“Prose both scabrous and poetic.” – Publishers Weekly. “Proust meets Chandler over a pint of Guinness.” – Spectator. “A sheer pleasure.” – Tana French. “Among the most memorable books of the year, of any genre.” – Sunday Times. “A hardboiled delight.” – Guardian. “Imagine Donald Westlake and Richard Stark collaborating on a screwball noir.” – Kirkus Reviews. “A cross between Raymond Chandler and Flann O’Brien.” – John Banville. “The effortless cool of Elmore Leonard at his peak.” – Ray Banks. “A fine writer at the top of his game.” – Lee Child.

Sunday, May 13, 2012

The Troubles We’ve Seen

Following on from Friday’s post on Anthony Quinn’s post-Troubles, Northern Ireland-set debut novel, and at the risk of giving the impression that anything approaching consistent thought goes into this blog, I had an interview with Stuart Neville published yesterday in the Irish Examiner, during the course of which Stuart spoke about Northern Ireland as a setting, and how ‘the Troubles aren’t the most commercial topic in fiction these days’. To wit:
When he sat down to write his third novel, however, the recently released STOLEN SOULS, Neville was aware he could well be painting himself into a corner.
  “Well, COLLUSION is probably the most political of the three books,” he says, “and STOLEN SOULS is very much a reaction against that, a move away from that. Because there is the danger that you could get bogged down in the Troubles, and post-Troubles politics, and all the rest of it. And it’s true, with my commercial head on for a moment, that the Troubles aren’t the most commercial topic in fiction these days (laughs). So if I want to be purely mercenary about it, then it’s a good idea to move away from the politics.”
  Neville is in the vanguard of a number of authors who are engaged in writing about the newly transformed Northern Ireland, a cohort that includes Colin Bateman, Adrian McKinty, Eoin McNamee and Gerard Brennan.
  “I know other writers are working in different directions on this,” he concedes. “I’ve just finished reading Adrian McKinty’s new book, THE COLD COLD GROUND, in which he dives headlong into the thick of the Troubles and the hunger strikes, which is admirable, I think. I do think the Troubles will be quite fertile ground for writers the further we move away from them, and the freer we are to write about them with a more dispassionate gaze.”
  What say you? Stuart Neville’s THE TWELVE (aka THE GHOSTS OF BELFAST) made a huge impression when it first appeared, and Adrian McKinty’s THE COLD COLD GROUND has been garnering all kinds of wonderful reviews since it was published earlier this year. But is it the case that Norn Iron and its ‘Troubles’ are a turn-off for most readers?
  More to the point, perhaps: should writers give less than a fiddler’s fandango for what readers want, and simply write the books that need to be written?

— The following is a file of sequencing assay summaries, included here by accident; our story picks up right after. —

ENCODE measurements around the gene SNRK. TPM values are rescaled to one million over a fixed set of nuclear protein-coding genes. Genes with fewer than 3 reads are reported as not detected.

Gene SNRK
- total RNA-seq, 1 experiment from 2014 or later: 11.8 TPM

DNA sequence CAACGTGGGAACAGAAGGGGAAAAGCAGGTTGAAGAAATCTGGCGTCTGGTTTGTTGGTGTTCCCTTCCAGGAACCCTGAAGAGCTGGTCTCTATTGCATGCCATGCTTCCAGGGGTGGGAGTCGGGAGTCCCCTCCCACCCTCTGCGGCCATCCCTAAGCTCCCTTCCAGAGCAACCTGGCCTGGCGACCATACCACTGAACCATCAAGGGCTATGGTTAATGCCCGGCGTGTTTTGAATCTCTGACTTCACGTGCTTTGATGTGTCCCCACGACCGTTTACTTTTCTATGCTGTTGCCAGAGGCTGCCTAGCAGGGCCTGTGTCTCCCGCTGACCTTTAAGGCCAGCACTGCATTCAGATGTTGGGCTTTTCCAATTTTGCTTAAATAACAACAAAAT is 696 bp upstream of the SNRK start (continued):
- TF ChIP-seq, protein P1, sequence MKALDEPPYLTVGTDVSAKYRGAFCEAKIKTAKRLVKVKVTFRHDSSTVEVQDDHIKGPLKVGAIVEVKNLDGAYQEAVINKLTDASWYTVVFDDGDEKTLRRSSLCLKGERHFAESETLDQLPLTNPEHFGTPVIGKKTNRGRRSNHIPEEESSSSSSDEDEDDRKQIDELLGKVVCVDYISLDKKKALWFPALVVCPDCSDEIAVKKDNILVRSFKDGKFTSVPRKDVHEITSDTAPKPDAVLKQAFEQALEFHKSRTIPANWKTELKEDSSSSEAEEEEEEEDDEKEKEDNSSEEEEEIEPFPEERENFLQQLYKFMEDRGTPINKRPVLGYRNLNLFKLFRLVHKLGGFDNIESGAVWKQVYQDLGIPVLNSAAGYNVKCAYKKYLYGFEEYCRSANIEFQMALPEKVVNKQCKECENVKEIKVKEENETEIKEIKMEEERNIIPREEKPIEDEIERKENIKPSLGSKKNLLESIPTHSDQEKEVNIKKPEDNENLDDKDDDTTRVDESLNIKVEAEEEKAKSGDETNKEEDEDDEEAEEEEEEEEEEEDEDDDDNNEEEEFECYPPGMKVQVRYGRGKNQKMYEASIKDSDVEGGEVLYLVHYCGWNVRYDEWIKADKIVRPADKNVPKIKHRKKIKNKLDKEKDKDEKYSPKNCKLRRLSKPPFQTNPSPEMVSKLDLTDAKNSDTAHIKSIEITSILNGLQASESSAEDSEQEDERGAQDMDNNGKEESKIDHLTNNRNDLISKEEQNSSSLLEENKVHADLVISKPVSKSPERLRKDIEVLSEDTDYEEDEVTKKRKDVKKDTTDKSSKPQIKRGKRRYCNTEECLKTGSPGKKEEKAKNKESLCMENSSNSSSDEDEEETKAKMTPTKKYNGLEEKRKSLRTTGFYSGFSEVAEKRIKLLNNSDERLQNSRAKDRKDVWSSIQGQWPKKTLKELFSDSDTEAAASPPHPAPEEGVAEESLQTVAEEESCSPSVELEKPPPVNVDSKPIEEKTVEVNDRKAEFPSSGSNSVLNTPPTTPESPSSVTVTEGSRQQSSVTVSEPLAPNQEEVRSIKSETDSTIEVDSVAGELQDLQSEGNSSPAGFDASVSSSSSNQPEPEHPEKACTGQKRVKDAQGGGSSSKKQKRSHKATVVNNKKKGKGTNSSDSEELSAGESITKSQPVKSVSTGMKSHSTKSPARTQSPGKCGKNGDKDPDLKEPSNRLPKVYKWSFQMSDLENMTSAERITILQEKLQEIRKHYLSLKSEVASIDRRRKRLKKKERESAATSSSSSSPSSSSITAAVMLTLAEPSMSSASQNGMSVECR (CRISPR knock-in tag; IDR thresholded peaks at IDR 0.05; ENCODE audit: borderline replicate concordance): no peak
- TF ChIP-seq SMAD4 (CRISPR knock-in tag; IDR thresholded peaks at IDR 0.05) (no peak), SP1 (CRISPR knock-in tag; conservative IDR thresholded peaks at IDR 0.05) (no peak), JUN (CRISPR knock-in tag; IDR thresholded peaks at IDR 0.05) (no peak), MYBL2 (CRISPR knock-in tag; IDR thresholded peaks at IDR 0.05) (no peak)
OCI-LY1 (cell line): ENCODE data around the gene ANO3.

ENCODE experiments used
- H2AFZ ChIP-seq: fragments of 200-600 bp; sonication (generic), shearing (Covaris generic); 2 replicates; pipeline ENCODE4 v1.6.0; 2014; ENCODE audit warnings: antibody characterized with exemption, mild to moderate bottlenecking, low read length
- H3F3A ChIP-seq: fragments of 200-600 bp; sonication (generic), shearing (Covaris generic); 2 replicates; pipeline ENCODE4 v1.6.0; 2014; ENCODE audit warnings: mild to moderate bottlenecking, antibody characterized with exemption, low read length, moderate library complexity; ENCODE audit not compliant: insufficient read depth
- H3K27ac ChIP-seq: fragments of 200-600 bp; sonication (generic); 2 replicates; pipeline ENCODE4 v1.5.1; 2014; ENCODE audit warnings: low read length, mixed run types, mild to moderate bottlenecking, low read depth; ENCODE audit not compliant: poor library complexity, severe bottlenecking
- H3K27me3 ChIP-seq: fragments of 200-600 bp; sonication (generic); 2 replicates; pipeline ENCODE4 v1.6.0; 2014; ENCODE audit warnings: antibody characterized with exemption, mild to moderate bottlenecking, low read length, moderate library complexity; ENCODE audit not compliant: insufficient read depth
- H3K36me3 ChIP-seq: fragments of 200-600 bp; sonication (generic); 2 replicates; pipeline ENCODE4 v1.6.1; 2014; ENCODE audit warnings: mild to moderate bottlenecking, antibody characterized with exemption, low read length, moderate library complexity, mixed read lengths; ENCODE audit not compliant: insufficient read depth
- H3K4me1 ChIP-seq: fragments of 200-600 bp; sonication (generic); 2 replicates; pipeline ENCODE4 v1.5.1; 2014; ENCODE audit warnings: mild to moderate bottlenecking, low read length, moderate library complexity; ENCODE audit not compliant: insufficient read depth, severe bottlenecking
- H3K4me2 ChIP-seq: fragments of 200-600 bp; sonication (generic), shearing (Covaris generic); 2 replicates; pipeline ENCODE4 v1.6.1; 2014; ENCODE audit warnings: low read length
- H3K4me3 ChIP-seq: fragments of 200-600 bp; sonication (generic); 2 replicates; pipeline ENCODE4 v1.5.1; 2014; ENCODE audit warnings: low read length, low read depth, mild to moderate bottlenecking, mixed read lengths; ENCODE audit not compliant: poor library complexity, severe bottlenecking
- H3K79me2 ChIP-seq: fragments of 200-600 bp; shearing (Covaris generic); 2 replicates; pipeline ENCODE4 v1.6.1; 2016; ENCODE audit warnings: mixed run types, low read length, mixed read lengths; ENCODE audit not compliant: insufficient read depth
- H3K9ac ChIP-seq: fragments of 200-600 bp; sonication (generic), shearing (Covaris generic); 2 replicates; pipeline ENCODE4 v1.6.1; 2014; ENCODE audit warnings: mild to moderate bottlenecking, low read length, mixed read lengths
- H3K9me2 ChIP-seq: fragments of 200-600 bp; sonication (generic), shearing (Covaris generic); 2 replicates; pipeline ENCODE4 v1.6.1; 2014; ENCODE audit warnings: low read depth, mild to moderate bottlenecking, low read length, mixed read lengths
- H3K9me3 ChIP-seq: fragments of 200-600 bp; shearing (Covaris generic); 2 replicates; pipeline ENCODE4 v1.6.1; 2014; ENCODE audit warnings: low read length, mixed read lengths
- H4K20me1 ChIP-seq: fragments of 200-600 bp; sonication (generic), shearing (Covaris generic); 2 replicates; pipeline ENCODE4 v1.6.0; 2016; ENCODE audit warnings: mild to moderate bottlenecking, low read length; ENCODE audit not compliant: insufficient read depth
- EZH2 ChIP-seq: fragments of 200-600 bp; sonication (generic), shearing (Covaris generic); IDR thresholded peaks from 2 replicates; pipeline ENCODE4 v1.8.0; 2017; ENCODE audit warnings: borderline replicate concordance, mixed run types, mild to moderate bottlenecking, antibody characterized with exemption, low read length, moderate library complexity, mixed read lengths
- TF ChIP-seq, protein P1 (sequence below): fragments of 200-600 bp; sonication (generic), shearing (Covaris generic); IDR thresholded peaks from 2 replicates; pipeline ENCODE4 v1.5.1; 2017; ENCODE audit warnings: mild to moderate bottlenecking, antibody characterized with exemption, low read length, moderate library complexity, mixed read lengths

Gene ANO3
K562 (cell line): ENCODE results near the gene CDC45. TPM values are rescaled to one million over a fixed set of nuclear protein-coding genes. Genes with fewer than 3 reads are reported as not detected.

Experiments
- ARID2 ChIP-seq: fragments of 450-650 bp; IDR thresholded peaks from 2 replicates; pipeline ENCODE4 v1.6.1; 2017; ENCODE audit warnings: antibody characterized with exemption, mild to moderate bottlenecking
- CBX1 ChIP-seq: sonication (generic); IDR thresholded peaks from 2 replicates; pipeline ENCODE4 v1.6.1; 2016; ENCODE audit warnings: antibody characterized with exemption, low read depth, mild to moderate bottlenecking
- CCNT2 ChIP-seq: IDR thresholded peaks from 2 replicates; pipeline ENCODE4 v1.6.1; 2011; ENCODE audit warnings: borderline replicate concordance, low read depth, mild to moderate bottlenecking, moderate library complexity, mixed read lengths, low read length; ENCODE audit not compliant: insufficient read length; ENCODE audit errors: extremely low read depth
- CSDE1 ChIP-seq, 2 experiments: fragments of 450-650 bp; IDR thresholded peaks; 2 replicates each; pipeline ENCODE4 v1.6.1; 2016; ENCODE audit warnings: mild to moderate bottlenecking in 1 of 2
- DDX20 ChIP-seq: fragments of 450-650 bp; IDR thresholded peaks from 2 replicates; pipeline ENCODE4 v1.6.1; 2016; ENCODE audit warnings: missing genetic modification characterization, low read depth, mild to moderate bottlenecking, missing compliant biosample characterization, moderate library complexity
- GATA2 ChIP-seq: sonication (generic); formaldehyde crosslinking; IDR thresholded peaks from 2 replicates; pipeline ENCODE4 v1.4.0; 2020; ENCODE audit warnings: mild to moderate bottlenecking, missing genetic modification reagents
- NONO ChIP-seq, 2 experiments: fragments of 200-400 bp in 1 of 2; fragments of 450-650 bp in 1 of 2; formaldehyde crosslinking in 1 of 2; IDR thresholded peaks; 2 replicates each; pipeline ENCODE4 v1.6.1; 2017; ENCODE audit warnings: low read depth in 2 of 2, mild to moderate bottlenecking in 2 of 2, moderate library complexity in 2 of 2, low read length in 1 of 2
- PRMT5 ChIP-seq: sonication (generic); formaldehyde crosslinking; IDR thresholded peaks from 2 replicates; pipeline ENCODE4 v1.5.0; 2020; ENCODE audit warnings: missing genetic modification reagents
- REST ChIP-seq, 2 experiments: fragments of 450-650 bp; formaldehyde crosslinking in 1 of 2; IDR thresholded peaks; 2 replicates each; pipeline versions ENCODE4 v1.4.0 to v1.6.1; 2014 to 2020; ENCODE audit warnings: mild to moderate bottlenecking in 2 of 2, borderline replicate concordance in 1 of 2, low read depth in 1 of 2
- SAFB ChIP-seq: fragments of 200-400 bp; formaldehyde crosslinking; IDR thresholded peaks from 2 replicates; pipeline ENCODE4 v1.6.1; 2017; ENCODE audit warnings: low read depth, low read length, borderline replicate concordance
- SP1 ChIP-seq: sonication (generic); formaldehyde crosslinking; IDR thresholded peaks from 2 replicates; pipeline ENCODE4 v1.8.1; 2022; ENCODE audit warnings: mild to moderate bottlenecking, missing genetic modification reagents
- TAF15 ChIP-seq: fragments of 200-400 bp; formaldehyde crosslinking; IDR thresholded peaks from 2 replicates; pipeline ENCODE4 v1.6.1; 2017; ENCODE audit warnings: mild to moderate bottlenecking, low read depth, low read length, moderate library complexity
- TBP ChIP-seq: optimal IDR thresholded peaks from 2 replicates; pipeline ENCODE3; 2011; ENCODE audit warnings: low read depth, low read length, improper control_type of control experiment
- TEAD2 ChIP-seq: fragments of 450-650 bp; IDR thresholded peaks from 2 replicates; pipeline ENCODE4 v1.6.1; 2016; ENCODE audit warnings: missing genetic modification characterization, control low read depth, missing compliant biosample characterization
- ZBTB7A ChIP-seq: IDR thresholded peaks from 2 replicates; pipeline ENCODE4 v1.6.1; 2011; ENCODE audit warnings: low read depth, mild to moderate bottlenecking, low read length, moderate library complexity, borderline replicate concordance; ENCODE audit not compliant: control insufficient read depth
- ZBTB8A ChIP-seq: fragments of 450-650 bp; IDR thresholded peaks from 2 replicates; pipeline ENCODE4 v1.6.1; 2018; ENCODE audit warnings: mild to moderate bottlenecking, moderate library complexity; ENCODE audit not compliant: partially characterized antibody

5 comments:

adrian mckinty said...

Dec

No one's interested in the Troubles. Not in England, not in America, not anywhere. Not even in Northern Ireland. If I was giving advice to young writers, I'd say learn German and write about the Nazis. Alan Coren used to say that you'll never lose money in England publishing a book about Nazis or dogs. That was 30 years ago but I still think it holds true today.

Stuart Neville said...

Adrian - It is fortuitous, then, that my next book is about Nazis.

Dec - A proper reply tomorrow.

Darlynne said...

That makes me an enthusiastic minority of one, I guess. I look for books set in Northern Ireland; I search out crime novels and fiction set in Belfast and environs, particularly those that include the Troubles. Thanks to the internet and digital publishing, I can purchase more books from all over Ireland than I dreamed possible when I worked at a mystery bookstore many years ago.

Why am I interested? My goal is to learn, my hope is to understand and my preferred delivery system is fiction. Even if I never understand, I can continue to learn.

These books--your books--are important to me. Maybe time and distance will make a difference for other readers, I don't know. I do know that I hope you continue to write the books that are meaningful to you because I want to read them.

Monica J. said...

I'm likely an odd-ball, but I've really enjoyed every Troubles book I've stumbled across. And I'm looking for more. There's nothing like reading a book and feeling like I learned something without it being dry and boring.

Do I seek them out? Not on purpose. I've hit the Celtic wave hard, so I seek those out. If they've written a Troubles book, I'm not going to turn my nose up. In fact, Cold, Cold Ground is one of the best books I've ever read. Period. I was immersed in a place and time, that as a Californian, I wouldn't be able to understand otherwise.

I try to get my friends interested, but they're not reader so much. And it's sad. Is it because of the subject matter? No. They just don't have the time or inclination to read. Cause trust me, I'm trying to get all my friends to read any of the authors mentioned. :)

I will echo Darlynne, in that these books are important to me and I hope you guys keep writing them. Even if they're about Nazis or dogs. ;)

Peter Rozovsky said...

What authors need to write are the books that I want to read. In recent years, a number of these have concerned the Troubles, to one degree or another: "Collusion," "The Cold Cold Ground," "Resurrection Man" etc.
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